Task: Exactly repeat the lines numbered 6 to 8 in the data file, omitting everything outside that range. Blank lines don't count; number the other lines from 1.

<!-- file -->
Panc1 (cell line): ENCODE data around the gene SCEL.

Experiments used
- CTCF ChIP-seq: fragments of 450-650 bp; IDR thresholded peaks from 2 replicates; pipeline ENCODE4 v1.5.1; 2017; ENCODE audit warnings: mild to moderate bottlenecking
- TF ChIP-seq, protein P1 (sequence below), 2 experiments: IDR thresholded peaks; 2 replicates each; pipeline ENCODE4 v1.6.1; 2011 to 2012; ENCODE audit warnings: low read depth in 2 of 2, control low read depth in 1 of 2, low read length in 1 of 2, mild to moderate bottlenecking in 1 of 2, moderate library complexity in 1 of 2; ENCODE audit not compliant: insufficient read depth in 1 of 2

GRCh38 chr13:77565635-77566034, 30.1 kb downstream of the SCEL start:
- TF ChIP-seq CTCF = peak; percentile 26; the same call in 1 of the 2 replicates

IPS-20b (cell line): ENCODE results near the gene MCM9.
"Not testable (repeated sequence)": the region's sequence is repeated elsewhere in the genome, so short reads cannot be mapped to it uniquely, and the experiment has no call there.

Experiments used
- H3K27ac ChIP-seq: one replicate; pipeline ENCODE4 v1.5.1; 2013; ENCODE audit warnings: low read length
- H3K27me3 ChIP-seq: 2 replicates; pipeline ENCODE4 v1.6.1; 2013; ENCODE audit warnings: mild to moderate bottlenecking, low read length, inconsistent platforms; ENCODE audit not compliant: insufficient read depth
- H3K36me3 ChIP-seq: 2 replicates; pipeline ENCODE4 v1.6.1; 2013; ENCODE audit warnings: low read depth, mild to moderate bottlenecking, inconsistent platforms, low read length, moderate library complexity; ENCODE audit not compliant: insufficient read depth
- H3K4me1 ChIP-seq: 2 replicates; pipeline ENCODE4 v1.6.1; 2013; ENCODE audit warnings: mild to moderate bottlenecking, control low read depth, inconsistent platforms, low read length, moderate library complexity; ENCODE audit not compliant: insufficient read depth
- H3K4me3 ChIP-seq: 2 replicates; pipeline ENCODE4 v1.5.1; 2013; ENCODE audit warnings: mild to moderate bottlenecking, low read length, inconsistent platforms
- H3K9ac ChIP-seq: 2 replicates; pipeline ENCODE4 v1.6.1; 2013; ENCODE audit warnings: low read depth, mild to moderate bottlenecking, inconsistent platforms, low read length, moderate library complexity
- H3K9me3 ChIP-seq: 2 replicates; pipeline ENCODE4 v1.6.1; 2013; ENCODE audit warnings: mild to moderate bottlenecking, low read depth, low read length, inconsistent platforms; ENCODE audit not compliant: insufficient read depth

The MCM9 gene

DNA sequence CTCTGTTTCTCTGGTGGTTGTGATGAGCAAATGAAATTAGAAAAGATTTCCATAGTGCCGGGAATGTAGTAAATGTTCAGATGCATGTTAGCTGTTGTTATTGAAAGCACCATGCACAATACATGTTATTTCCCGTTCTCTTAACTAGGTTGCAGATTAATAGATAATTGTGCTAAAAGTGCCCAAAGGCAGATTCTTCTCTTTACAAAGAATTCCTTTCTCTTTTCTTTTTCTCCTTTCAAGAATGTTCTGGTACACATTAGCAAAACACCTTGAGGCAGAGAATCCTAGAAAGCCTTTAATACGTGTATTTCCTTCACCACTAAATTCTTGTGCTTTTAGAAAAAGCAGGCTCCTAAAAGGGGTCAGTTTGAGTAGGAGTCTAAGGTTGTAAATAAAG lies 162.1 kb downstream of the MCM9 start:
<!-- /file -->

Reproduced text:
- TF ChIP-seq CTCF = peak; percentile 26; the same call in 1 of the 2 replicates

IPS-20b (cell line): ENCODE results near the gene MCM9.
"Not testable (repeated sequence)": the region's sequence is repeated elsewhere in the genome, so short reads cannot be mapped to it uniquely, and the experiment has no call there.